Season's Greetings is one of three holiday anthologies released this month by BET Books/Arabesque. Holiday Cheer is a reissue of the 1995 anthology with stories by Shirley Hailstock, Rochelle Alers and Angela Benson. Winter Nights, the publisher's first hardcover book, features stories by Hailstock, Francis Ray and Donna Hill. Each collection contains Christmas, Kwanzaa and New Year's Eve stories. (TRR has reviewed both anthologies.)
What makes this one different, you ask?
Season's Greetings is drawn together by the theme of finding love when and where you least expect it.
Margie Rose Walker's "Stone's Joy" is the story of geologist Stone Henderson and pharmacist Hope Ellison. Stone is plagued with painful memories of the death of his wife and unborn child during the holiday season. Against his better judgment, he goes to Houston's Galleria to pick up some last minute items for his annual out-of-the-country escape from the season. There, he encounters young Faraha Ellison whose mother has "gotten lost."
While Hope frantically searches the mall for her son, the little boy calmly bonds with Stone as they (and the mall security) look for her. Mother and son are soon reunited, but not before Stone gives Hope a tongue-lashing for shoddy parenting. Bah humbug!
By the time the two encounter each other again, both have adjusted their initial impressions of one another. It's a kid and a couple story with a few twists, chuckles and warm fuzzies.
The seven-day celebration of Kwanzaa serves as a backdrop for "Just in Time," Roberta Gayle's innovative take on Snow White and the Seven Dwarfs. It's my favorite story in the collection.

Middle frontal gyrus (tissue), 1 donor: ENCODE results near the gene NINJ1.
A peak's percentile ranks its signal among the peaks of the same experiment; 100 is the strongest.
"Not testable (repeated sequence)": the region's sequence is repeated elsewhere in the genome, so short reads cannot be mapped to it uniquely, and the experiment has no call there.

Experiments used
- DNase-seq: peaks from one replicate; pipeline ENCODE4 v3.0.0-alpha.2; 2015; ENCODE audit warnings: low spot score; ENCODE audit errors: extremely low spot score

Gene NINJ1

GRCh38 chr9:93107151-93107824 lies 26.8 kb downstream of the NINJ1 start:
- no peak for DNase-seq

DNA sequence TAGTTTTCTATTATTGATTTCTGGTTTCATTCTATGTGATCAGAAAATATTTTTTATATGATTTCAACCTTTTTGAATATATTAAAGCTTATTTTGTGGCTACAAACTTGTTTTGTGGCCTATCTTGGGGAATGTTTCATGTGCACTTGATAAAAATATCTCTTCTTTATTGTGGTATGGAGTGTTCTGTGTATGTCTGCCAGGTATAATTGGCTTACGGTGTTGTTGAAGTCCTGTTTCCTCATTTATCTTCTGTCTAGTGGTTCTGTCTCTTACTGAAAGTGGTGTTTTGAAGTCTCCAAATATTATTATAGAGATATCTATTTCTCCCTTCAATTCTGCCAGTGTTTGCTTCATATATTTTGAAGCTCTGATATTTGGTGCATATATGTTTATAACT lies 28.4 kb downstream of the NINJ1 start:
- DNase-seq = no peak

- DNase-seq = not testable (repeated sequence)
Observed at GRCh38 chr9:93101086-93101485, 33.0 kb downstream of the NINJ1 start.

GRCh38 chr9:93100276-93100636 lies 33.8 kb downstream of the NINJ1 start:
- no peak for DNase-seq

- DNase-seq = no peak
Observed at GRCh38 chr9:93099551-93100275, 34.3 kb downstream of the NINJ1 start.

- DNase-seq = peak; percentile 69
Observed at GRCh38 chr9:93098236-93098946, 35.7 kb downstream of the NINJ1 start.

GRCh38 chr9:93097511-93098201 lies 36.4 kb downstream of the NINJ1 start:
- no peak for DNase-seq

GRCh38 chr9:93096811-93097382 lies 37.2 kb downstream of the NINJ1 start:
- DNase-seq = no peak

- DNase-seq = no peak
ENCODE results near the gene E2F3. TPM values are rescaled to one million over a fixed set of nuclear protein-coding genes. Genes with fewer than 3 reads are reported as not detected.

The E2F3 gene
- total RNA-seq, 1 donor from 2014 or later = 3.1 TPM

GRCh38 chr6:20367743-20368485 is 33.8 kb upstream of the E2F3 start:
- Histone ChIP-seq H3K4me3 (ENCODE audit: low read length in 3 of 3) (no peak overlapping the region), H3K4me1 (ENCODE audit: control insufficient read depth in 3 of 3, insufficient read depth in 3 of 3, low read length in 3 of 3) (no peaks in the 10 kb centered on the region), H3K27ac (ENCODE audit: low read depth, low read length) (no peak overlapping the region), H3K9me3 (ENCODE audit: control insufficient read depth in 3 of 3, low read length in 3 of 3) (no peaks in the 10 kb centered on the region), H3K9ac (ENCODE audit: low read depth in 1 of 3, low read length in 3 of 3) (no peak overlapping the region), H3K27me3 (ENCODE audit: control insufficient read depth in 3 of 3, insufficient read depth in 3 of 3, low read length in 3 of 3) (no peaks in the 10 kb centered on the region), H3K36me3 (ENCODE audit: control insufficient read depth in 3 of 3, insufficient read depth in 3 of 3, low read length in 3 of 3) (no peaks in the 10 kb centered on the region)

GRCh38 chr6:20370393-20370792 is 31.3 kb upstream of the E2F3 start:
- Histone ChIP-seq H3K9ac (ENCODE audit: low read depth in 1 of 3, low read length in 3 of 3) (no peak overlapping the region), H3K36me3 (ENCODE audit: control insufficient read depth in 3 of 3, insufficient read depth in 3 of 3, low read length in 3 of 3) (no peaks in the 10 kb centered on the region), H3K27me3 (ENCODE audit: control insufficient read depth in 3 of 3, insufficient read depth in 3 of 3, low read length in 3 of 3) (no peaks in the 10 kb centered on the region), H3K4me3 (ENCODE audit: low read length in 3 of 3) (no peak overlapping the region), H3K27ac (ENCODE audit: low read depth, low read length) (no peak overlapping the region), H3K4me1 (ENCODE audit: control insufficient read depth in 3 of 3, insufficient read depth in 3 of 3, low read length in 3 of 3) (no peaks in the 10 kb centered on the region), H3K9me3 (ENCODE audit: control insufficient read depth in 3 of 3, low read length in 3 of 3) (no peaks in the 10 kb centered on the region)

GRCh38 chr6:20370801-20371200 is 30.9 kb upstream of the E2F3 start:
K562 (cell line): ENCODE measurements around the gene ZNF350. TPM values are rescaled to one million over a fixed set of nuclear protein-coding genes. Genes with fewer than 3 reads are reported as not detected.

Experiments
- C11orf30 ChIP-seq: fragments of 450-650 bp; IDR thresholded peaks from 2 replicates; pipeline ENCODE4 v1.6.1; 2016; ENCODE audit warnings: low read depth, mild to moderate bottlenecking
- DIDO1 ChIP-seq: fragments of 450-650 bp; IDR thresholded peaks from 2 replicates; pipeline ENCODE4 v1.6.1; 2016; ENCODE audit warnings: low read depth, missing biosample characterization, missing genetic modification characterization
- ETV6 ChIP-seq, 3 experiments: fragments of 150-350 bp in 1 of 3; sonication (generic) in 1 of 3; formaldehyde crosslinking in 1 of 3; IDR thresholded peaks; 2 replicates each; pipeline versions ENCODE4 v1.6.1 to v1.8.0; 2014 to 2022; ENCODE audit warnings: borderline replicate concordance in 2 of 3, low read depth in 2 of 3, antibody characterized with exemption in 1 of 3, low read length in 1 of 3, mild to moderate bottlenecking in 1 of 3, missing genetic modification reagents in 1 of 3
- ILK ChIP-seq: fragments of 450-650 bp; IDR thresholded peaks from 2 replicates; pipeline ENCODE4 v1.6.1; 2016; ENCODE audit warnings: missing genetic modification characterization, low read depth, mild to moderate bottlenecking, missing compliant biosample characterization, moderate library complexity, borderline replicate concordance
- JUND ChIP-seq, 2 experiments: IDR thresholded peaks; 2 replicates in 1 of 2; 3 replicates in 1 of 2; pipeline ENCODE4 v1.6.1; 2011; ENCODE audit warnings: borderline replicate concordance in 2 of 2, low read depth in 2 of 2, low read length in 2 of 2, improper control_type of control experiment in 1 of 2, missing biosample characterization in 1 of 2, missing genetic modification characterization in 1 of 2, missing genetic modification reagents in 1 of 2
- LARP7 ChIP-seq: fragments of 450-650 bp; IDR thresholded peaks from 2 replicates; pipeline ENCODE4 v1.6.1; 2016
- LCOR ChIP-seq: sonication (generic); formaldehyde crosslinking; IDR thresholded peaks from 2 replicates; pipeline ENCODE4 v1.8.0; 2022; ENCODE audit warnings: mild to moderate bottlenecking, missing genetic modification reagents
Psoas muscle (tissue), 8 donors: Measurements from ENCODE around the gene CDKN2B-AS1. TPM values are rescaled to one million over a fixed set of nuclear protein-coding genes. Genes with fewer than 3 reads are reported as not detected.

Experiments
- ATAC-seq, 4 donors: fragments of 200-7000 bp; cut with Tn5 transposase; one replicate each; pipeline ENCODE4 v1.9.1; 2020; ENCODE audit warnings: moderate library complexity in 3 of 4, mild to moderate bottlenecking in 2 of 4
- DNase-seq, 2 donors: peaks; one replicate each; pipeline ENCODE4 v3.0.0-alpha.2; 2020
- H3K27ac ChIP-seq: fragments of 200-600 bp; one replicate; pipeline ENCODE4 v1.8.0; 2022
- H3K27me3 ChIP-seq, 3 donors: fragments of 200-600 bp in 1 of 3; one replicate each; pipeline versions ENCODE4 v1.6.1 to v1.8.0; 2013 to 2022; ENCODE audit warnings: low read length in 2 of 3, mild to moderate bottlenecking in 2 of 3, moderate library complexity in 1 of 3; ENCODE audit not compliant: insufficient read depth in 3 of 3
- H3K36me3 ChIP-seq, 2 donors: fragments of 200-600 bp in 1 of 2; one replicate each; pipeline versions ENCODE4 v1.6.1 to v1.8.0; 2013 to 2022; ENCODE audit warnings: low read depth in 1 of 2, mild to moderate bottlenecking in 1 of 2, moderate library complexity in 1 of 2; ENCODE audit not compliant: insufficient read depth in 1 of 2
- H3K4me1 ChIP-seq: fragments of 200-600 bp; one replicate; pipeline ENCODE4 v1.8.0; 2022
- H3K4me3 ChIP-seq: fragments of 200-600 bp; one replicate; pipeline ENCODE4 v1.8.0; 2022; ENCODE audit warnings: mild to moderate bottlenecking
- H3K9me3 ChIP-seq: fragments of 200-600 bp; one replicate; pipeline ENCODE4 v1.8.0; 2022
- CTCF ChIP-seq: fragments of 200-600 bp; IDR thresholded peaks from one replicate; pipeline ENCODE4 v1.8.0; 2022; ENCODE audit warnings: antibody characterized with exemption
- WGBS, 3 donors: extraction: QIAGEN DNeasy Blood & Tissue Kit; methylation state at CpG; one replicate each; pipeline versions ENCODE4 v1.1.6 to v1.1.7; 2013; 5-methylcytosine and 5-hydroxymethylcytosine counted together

Geri Tambray-Smith has problem. Her seven well-meaning uncles have decided that she needs a man and they're planning to introduce her to a different man each night of the family's Kwanzaa celebration.
They want her engaged by her 30th birthday on New Year's Eve.
Geri uncovers their scheme before they have an opportunity to put it in play and concocts one of her own. She'll bring her own man, but who? Wilton Greer is head of the anthropology department at the university where Geri works as an administrator. Although they have had minimal contact with one another, he thinks she's a space cadet; she thinks he's a geek.
In return for his help against her matchmaking uncles, she'll ensure their cooperation with his research on Black veterans. ("The seven dwarfs," as Geri's best friend has named them, have served from World War II to the Gulf War.) The deal is set. Or is it?
"New Year's Eve" by Courtni Wright is the last story in the collection. History teacher Pat Grimes had planned to ring in the new year in a ratty robe and fuzzy slippers correcting papers. Instead, she finds herself on a Caribbean cruise replacing a friend who became ill at the last minute. Pat threatens to be the grinch who stole New Year's Eve until she encounters stockbroker and amateur historian Tom Owens. Things begin to look up as the two explore exotic ports of call and create a little history of their own.
As I mentioned, Season's Greetings is drawn together by the theme of finding love when and where you least expect it. Each story also builds on the notion that first impressions may not always be the best or lasting impressions. A second look is often necessary. I found the stories in this collection to be equally weighted. And, because there are three different stories – one for each holiday – authors don't have to compete with one another for readers' attentions.
If you're looking for stories filled with love, laughter and a bit of the unexpected, Season's Greetings, may be for you.
The Romance Reader has also reviewed:
Public Affair by Margie Walker
Worth Waiting For by Roberta Gayle
The Gamble" by Roberta Gayle in Bouquet (Arabesque's 1998 Mother's Day anthology)
It Had To Be You by Courtni Wright